In a far-reaching decision, the California Supreme Court rejected the long-standing test for determining whether a worker is properly classified as an independent contractor for purposes of California’s wage orders, in favor of the more rigid and employee-friendly “ABC” test. Dynamex Operations West, Inc. v. Superior Court of Los Angeles. This ruling will have significant implications for businesses in California, particularly those that rely upon independent contractors in their day-to-day operations.

Under the ABC test, which will now apply with respect to enforcement of California’s wage orders,1 a worker is presumed to be an employee and will only be considered an independent contractor if the hiring entity can establish each of the following:

  • That the worker is free from the control and direction of the hiring entity in connection with the performance of the work, both under the contract for the performance of such work and in fact;
  • That the worker performs work that is outside the usual course of the hiring entity’s business; and
  • That the worker is customarily engaged in an independently established trade, occupation, or business of the same nature as the work performed for the hiring entity.2

Dynamex involved a group of drivers that were classified as independent contractors by Dynamex, an on-demand shipping and delivery company. The drivers brought a class action claiming that Dynamex had been misclassifying them as independent contractors, when they were actually employees entitled to overtime, minimum wage, and other rights under the applicable California wage order and the California Labor Code. The trial court certified the class; in reviewing and upholding that decision, the California Supreme Court took the opportunity to clarify and hold that the ABC test applied to the determination of independent contractor status under California’s wage orders.

In adopting the ABC test, the court rejected the long-standing common law multi-factor test (the “Borello test”) that had been in place since its 1989 decision in S.G. Borello & Sons, Inc. v. Department of Industrial Relations. Under this decades-old framework, the primary consideration in determining if an employment relationship existed was whether the company had the right to control the manner and means by which the worker performed the work. The analysis also considered various secondary factors, including the degree of skill required to perform the work, the method of payment, and the nature of the company’s regular business. In this way, the Borello test was more akin to the common law “economic realities” test utilized by federal courts in interpreting the Fair Labor Standards Act, in which the focus is on the degree of control exercised by or reserved for the hiring entity as part of a larger balancing test in which no single factor controls.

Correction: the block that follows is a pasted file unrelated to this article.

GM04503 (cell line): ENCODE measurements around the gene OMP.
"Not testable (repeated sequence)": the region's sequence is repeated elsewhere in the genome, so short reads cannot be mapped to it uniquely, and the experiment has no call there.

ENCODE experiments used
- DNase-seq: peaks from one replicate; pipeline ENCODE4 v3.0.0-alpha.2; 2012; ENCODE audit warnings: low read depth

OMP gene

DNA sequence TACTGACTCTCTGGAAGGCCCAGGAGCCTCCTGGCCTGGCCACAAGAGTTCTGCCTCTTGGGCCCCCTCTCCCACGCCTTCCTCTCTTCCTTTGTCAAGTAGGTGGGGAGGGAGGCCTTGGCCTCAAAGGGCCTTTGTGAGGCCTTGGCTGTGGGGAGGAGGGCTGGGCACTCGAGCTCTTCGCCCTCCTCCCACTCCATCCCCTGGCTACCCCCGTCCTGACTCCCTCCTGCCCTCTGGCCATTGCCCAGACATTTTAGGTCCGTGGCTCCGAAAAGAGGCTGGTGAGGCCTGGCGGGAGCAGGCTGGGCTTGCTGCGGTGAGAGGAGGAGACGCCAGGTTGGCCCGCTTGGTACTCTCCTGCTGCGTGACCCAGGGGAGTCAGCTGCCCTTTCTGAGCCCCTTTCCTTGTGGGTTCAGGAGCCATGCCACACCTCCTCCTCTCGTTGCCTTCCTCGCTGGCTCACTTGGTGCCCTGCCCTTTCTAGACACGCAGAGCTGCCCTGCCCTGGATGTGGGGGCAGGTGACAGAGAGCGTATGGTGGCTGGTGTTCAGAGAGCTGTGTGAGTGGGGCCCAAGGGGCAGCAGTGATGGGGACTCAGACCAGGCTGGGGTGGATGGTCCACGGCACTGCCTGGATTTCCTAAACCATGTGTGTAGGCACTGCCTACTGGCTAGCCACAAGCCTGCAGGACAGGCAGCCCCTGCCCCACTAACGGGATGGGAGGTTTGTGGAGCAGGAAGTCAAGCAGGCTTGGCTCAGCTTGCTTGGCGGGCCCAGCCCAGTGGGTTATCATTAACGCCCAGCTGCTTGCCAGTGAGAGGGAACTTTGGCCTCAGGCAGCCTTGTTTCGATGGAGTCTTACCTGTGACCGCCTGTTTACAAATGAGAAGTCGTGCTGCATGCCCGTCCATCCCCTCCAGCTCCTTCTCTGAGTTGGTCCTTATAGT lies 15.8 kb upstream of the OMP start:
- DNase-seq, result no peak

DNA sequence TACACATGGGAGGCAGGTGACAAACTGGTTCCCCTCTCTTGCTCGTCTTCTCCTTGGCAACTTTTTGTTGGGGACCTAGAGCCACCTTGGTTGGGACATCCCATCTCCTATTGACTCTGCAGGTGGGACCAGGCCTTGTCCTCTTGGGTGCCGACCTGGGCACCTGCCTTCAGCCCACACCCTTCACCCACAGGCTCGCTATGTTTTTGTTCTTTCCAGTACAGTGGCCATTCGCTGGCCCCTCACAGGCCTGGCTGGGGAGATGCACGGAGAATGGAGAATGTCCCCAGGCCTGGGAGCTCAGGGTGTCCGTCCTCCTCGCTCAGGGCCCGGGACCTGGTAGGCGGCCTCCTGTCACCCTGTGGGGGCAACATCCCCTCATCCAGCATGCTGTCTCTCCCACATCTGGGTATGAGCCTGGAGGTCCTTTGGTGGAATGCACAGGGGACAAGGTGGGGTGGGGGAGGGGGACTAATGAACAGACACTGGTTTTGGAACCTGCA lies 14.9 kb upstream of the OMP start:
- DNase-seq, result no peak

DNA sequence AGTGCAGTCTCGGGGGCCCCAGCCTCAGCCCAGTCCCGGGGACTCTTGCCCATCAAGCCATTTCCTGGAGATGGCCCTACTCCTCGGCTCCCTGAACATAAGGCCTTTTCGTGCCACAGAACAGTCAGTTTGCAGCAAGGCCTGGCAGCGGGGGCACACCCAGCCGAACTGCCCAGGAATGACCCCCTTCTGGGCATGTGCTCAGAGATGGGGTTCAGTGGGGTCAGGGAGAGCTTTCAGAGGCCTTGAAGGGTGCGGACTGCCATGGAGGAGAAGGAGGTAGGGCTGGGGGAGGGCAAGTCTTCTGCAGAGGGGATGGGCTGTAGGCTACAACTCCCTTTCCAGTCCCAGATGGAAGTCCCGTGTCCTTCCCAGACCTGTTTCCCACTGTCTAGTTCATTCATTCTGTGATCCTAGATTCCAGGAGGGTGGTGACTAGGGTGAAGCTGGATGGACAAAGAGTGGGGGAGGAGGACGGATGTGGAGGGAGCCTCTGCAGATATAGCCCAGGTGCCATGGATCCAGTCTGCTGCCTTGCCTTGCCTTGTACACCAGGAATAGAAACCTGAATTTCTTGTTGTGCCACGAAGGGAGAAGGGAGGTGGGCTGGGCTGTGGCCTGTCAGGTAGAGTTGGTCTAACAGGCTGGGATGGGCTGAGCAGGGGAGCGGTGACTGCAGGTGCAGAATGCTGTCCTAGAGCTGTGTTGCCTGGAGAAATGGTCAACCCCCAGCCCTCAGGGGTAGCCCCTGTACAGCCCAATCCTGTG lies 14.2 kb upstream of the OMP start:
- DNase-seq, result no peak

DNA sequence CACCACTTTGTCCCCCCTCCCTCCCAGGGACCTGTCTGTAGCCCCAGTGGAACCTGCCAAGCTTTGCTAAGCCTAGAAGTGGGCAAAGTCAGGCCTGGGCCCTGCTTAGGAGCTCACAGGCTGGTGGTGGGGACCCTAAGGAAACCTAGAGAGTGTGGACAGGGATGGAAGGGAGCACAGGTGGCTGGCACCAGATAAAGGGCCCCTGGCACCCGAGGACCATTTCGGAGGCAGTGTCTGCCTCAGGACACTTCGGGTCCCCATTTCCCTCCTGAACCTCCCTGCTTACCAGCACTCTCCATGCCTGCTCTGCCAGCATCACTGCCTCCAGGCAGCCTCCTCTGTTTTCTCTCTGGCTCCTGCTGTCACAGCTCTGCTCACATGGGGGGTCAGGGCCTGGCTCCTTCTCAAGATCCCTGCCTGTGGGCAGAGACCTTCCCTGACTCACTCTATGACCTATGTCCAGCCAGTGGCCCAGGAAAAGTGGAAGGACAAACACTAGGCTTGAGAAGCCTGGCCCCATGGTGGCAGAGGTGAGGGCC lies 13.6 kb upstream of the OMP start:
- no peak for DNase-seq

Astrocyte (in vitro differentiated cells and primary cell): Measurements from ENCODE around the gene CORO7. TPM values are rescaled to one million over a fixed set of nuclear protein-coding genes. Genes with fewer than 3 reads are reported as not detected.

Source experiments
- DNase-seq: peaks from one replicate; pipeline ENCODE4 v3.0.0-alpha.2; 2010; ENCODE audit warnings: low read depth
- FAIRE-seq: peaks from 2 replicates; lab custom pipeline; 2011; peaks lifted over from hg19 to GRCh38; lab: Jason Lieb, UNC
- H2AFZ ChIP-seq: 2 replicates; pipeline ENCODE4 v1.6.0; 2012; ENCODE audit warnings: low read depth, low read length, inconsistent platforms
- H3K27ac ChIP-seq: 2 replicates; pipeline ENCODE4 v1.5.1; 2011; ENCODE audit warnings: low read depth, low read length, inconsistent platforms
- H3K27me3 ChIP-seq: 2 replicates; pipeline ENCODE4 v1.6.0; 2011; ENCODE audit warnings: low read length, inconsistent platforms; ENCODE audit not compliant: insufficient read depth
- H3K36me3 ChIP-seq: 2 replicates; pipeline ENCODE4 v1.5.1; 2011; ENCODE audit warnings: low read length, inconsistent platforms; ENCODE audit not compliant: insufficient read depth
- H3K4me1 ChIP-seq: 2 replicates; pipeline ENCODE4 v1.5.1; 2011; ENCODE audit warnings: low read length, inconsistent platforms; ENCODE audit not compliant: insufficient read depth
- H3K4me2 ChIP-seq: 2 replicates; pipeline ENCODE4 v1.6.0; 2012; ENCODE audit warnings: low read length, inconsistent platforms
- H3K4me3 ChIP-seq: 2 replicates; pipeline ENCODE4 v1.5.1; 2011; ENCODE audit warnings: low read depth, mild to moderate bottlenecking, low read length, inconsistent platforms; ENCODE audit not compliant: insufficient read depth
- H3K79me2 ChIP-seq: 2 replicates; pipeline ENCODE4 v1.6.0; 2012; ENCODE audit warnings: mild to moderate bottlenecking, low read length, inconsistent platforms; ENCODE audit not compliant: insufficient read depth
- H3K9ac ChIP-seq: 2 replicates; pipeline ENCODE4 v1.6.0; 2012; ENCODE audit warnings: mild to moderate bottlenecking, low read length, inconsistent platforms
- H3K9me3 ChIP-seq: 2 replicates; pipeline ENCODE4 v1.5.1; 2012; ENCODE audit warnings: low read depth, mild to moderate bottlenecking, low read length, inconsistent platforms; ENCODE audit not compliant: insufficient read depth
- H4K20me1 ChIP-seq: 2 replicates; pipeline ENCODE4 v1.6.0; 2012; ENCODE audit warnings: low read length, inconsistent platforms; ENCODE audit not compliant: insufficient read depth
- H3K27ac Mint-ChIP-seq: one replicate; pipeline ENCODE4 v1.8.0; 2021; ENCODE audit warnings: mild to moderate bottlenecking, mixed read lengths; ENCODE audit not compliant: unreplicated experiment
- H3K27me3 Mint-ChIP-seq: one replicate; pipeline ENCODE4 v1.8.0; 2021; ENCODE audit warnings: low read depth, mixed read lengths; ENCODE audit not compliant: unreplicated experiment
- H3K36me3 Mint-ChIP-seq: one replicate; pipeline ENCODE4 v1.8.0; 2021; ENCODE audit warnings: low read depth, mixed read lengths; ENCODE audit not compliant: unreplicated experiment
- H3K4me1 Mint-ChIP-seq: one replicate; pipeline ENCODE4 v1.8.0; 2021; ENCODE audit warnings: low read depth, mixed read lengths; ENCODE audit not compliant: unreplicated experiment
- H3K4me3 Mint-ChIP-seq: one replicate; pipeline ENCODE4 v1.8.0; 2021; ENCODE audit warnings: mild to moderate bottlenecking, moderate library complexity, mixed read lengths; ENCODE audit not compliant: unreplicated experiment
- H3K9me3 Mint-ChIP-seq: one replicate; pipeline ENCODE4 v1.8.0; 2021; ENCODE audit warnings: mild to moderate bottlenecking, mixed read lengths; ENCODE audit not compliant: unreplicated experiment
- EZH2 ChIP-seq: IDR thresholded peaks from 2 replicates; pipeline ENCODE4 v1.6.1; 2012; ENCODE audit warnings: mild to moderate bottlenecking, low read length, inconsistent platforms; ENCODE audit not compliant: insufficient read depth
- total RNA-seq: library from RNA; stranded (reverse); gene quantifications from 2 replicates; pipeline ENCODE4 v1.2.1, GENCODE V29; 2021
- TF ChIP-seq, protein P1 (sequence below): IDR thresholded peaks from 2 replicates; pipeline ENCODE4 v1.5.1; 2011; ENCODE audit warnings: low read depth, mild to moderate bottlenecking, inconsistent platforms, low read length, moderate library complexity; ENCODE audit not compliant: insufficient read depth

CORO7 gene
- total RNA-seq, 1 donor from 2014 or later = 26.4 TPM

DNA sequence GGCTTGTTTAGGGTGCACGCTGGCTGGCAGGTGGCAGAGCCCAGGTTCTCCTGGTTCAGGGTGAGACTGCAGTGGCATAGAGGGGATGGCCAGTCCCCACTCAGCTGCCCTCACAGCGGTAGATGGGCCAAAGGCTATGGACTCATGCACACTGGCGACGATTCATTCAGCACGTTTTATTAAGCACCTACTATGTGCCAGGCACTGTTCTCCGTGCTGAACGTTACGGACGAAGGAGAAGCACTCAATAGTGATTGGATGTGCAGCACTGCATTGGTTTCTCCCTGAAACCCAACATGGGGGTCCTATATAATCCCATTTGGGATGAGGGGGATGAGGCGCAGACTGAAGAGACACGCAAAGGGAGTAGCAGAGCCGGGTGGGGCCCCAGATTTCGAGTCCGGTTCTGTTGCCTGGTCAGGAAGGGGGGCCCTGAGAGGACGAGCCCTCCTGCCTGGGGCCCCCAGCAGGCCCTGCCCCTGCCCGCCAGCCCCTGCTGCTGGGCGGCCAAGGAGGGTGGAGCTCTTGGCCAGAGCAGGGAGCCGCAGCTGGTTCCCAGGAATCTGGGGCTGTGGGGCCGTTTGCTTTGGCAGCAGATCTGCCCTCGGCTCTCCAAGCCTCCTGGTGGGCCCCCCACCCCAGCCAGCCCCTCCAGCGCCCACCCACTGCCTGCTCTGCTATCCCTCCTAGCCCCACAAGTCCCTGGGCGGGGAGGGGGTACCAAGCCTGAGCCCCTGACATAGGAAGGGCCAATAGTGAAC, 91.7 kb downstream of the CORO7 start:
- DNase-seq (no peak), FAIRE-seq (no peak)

Taking their cue from these tests, employers in California that utilize independent contractors to carry out functions that are within the employers’ core business—including, famously, employers in the “gig economy”—have attempted to shelter themselves from misclassification liability by undertaking various methods to grant their contractors control over the manner and means in which they carried out their duties (e.g., having them use their own equipment, not requiring them to wear uniforms). In light of Dynamex, however, such compliance methods will be inadequate to avoid wage and hour liability in California.

Indeed, companies that base their business model on use of independent contractors, including businesses in the gig economy, are likely to suffer the most from this decision, as that business model would appear to clearly fail to, at a minimum, satisfy part B of the ABC test. Commentators have already warned that this decision is a “seismic shift” for workers in the gig economy and that the decision will give those workers a huge edge in their fight to be classified as employees.

But the impact of Dynamex is by no means limited to the gig economy. Many employers use at least some contractors to carry out functions that can be properly considered within the entity’s usual course of business, and few employers focus on whether their contractors are otherwise customarily engaged in an independently established trade, occupation, or business of the same nature as the work performed for the hiring entity.

All businesses with operations in California will thus need to audit their current use of independent contractors. Businesses should not only review independent contractor agreements; they should also examine the nature of the tasks and duties the contractors perform with a renewed focus not only on the level of control exercised over those workers, but, critically, on how the nature of that work compares with the entity’s usual business. Finally, companies should analyze whether the contractors actually have their own independent business. If the contractor only acquired a business license or only incorporated to work for the company—or does not have other customers besides the hiring entity—then that worker may very well be considered an employee for purposes of California’s wage orders.